Staring down in the toilet bowl, Tim Spector had momentarily forgotten he’d eaten a muffin filled with food coloring. Poking from the well of water was the contents of his bowel, in a shocking shade of electric blue.
Spector, a professor of genetic epidemiology at King’s College London and author of “The Diet Myth,” is calling for members of the public to follow suit and eat blue-colored muffins to monitor their gut transit times. This is the time it takes for food to travel from your mouth to the other end.
The aim is to educate people about their biology, specifically their gut health, and to get people talking about the glamorous topic of poop.
Spector was involved in a study, published in the medical journal Gut, which saw 863 healthy individuals eat food with blue dye to monitor gut transit times. It found longer gut transit times were generally linked with more undesirable bacteria, while shorter transit times indicated a healthier gut.
The gut microbiome is crucial for our health, Spector said. Think of it a bit like a community of microbes made up of things like microorganisms, bacteria, viruses and fungi.
“There are trillions of these guys and they are crucial for many bits of our body running well,” Spector said. “This includes things like how well we digest food, how we deposit fat, our mental state, whether we’re hungry or full, and it’s really important for our immune system as well.”
He wants people to eat blue-colored food ― specifically two blue muffins ― and then time how long it takes for them to have blue-green poop. It’s one of the “easiest ways” to get an idea of what’s happening in your gut, he said, as you can monitor exactly how quickly your body processes it.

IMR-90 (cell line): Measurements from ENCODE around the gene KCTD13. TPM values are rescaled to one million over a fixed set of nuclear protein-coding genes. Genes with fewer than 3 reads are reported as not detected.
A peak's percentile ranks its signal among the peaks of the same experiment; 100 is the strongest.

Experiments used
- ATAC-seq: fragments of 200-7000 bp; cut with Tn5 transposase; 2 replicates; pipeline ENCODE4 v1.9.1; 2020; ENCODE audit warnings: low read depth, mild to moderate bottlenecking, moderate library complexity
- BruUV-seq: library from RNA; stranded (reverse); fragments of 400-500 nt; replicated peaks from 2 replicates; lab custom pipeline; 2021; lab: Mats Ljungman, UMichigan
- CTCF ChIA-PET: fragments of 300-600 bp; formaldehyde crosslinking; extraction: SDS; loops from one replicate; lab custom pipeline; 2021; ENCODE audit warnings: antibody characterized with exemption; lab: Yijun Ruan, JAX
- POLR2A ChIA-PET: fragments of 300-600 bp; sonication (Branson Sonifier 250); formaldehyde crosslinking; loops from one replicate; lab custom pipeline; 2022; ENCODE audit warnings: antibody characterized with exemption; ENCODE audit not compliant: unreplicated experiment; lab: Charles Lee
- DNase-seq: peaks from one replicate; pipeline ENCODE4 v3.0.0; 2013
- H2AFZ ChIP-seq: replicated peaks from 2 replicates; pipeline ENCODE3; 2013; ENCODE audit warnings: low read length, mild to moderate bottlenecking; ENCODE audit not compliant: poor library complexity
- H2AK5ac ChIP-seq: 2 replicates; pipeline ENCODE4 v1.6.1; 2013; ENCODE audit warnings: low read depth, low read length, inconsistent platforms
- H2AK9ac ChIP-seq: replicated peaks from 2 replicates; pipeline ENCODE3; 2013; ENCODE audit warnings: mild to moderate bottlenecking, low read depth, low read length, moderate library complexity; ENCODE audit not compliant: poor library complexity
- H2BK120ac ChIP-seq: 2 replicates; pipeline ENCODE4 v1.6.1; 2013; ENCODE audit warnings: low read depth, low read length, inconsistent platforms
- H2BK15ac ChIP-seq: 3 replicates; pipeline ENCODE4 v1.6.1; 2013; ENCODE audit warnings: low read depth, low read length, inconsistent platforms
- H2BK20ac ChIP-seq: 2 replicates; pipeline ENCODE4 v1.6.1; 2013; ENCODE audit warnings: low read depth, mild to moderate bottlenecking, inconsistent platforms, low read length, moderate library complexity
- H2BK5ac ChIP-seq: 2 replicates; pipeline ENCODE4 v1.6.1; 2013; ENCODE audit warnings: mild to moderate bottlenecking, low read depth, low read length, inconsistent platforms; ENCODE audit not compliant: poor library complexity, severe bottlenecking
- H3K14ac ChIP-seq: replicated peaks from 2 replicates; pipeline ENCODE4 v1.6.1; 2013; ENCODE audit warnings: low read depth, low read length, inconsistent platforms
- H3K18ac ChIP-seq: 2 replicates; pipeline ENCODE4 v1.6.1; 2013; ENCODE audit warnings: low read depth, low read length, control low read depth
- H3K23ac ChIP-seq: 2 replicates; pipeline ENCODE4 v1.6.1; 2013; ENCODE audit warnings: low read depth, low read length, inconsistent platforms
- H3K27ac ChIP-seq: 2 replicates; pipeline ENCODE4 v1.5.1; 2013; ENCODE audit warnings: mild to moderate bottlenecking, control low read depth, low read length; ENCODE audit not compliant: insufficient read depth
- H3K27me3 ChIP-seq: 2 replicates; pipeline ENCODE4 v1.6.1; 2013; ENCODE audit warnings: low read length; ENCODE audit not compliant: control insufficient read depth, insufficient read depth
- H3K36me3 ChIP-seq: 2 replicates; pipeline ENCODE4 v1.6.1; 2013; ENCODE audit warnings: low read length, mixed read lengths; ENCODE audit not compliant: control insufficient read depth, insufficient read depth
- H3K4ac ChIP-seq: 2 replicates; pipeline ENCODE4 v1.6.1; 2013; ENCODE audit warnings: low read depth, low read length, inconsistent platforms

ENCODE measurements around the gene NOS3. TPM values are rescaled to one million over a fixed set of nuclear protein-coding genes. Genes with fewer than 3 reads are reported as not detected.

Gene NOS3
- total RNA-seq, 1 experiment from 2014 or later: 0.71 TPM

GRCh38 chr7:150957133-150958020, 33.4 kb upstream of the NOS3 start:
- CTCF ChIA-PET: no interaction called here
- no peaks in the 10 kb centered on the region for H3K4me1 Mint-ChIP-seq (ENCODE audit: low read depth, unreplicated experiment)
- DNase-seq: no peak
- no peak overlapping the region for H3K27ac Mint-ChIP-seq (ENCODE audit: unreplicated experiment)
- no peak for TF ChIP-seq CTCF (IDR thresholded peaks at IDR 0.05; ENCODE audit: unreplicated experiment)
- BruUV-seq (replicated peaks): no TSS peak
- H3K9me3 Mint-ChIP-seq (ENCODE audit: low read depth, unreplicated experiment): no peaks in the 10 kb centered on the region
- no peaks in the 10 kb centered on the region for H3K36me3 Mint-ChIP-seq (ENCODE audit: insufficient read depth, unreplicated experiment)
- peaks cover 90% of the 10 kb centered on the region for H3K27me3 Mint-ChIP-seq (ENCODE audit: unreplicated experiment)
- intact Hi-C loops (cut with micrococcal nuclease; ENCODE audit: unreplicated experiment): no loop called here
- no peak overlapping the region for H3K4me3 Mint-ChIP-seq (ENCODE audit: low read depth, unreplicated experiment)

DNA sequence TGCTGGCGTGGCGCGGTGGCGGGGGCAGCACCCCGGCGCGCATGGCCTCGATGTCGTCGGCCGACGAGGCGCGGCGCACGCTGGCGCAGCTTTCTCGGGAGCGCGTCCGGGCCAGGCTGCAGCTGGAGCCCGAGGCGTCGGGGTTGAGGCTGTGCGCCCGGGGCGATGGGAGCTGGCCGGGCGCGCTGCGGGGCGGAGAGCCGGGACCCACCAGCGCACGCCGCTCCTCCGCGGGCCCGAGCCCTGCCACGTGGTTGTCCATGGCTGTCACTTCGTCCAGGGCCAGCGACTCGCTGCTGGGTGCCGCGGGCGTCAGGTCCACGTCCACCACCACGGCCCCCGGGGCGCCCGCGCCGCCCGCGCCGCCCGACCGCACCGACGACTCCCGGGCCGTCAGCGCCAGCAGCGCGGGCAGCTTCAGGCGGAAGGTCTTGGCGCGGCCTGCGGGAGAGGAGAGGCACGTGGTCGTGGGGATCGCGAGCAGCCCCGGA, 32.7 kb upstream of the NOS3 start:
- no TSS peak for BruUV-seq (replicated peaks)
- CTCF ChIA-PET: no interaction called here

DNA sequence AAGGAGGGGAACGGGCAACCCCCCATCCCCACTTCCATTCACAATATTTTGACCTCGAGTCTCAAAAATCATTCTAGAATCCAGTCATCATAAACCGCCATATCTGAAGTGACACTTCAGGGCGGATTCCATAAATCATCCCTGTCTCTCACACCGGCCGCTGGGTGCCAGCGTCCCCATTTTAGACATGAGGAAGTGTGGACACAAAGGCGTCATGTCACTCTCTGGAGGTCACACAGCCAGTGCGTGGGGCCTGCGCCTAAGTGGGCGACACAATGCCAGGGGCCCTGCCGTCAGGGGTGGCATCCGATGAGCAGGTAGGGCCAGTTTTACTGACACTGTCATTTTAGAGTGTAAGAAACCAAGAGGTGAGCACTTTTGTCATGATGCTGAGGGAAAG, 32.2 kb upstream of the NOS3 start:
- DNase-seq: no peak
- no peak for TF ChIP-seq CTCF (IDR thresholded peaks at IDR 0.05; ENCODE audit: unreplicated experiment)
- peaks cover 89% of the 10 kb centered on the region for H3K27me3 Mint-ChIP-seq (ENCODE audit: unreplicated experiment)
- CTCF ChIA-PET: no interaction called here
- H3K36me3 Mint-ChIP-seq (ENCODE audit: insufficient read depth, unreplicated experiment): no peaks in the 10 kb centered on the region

How To Take Part
1. Bake your own muffins (with food coloring) at home. Eat two for breakfast and start your timer.
2. Look out for blue-green poop when you go to the toilet. Jot down the time you spot it.
3. Get your results and discover your “poo personality” on the Blue Poop Challenge website.
We know from Spector’s research that shorter gut transit times of around 20 hours are indicative of a healthier and happier gut, while longer transit times (30+ hours) suggest a more unhealthy microbiome.
People who are constipated have a slow gut transit time. “They are generally more likely to have bad gut health and bad microbes,” Spector said. “This study showed there was ... a clear link between having a speedy transit time and having a healthy range of diverse microbes that are good for your health.”
His study suggests gut transit times are a more informative marker of your gut microbiome function than traditional measures used currently, such as the Bristol stool chart. (You might remember this from your doctor’s office. The poster shows you different poop types, from hard, rabbit-like rocks to runny sludge. Patients are asked to pick which one of these seven types they are.)
Ultimately, Spector hopes the Blue Poop Campaign will get people talking about their bowel movements a bit more.
“We want to educate people so they start talking about gut health without embarrassment,” said Spector, who admits he’s done this experiment himself a couple of times. “It’s always a shock because I forget until I look in the toilet,” he laughed. “It’s a shocking blue!” His gut transit time is around 18 hours, which is pretty healthy.
What if my gut transit time is too slow?
It you take part and notice your transit time is on the slow side, there are four changes you can make to improve your gut microbiome (and speed things up).
1. Eat more diverse type of plants. Ideally you should be eating 30 plants a week, Spector said, which includes fruits, vegetables, nuts, seeds and herbs. This helps improve the diversity of your gut microbiome while also giving you plenty of fiber to move things along.
2. Pick brightly colored plants to eat. Spector said foods with polyphenols in them are great. Think: brightly colored berries, apples, nuts, green lettuce and apricots.
3. Eat more fermented foods. This includes yogurt as well as the four Ks: kefir, kombucha, kimchi and kraut (or sauerkraut).
4. Avoid ultra processed foods as these are bad for gut health. Ultra processed foods are not “modified foods” – like frozen or canned products – but foods that have undergone multiple processes which result “in little, if any, intact whole foods being present,” Spector said. Examples include sweets, packaged snacks like biscuits and crisps, ready meals and soft drinks.
This post originally appeared in HuffPost UK.